Weiner spent a decade as a foreign correspondent reporting from such discontented locales as Iraq, Afghanistan, and Indonesia. Unhappy people living in profoundly unstable states, he notes, inspire pathos and make for good copy, but not for good karma. So Weiner, admitted grump and self-help book aficionado, undertook a year's research to travel the globe, looking for the "unheralded happy places." The result is this book, equal parts laugh-out-loud funny and philosophical, a journey into both the definition of and the destination for true contentment.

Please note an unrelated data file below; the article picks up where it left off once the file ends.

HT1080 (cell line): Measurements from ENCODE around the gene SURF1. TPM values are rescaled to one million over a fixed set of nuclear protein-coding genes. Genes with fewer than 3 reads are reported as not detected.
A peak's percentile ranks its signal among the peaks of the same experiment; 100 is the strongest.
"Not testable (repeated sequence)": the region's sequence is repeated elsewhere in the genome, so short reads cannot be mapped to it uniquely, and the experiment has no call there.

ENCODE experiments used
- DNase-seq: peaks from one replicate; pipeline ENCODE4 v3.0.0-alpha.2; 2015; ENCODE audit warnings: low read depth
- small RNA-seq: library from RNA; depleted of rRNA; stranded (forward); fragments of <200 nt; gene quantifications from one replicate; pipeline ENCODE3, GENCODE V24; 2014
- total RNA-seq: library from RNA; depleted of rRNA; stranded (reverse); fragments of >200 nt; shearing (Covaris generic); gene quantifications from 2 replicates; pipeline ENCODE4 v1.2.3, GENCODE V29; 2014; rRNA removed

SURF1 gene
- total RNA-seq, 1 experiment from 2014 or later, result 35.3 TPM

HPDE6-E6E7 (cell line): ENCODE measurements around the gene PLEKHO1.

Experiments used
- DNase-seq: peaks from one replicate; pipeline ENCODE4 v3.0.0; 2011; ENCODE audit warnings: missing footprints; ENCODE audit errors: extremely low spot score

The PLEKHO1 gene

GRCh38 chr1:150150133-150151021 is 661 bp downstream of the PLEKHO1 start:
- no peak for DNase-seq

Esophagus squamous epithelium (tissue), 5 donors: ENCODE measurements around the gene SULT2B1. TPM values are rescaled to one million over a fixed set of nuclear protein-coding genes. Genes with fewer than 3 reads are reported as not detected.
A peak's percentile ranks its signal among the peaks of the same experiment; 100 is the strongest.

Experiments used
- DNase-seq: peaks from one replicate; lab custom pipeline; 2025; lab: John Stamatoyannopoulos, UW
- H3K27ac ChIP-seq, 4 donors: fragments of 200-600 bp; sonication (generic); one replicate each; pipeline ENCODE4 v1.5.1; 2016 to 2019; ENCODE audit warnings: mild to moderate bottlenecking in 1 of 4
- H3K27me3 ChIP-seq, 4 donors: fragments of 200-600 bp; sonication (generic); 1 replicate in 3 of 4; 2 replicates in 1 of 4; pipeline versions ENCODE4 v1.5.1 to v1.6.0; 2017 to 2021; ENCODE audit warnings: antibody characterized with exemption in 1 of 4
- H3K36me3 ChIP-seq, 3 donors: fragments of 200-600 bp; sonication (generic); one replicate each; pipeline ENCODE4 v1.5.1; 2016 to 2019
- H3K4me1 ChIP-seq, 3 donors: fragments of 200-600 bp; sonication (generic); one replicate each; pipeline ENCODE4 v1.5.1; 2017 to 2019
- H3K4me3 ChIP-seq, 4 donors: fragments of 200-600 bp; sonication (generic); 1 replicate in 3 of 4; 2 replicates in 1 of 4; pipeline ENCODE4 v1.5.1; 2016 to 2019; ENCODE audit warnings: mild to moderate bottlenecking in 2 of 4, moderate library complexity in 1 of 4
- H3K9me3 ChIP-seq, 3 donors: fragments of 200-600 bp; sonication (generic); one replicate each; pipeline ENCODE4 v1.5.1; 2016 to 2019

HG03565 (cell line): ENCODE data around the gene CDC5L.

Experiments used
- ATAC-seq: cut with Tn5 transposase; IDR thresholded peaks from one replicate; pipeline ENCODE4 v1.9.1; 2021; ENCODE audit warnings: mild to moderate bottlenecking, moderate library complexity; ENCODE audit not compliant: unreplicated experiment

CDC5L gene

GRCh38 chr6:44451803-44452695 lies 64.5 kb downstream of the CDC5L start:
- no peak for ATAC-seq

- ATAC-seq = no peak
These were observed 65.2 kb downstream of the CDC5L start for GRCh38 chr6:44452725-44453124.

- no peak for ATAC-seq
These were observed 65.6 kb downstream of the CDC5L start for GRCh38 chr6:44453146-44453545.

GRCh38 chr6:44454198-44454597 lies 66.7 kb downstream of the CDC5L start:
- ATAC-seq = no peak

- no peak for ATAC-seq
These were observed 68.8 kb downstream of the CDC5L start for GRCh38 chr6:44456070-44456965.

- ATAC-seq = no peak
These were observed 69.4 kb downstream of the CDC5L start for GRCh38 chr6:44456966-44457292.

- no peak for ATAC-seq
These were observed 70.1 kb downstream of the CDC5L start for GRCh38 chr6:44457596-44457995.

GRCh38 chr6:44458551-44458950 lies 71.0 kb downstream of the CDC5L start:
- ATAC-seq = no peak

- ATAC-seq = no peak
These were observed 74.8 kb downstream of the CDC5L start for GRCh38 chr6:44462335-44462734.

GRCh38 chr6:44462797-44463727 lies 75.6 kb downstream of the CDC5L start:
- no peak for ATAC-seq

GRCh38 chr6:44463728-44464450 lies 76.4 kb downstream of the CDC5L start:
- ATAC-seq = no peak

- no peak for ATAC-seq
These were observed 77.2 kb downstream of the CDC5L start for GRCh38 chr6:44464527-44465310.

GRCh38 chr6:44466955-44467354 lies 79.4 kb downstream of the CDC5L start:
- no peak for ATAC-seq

Apparently, the happiest places on earth include, somewhat unexpectedly, Iceland, Bhutan, and India. Weiner also visits the country deemed most malcontent, Moldova, and finds real merit in the claim.
But the question remains: What makes people happy? Is it the freedom of the West or the myriad restrictions of Singapore? The simple ashrams of India or the glittering shopping malls of Qatar?
From the youthful drunkenness of Iceland to the despond of Slough, a sad but resilient town in Heathrow's flight path, Weiner offers wry yet profound observations about the way people relate to circumstance and fate.
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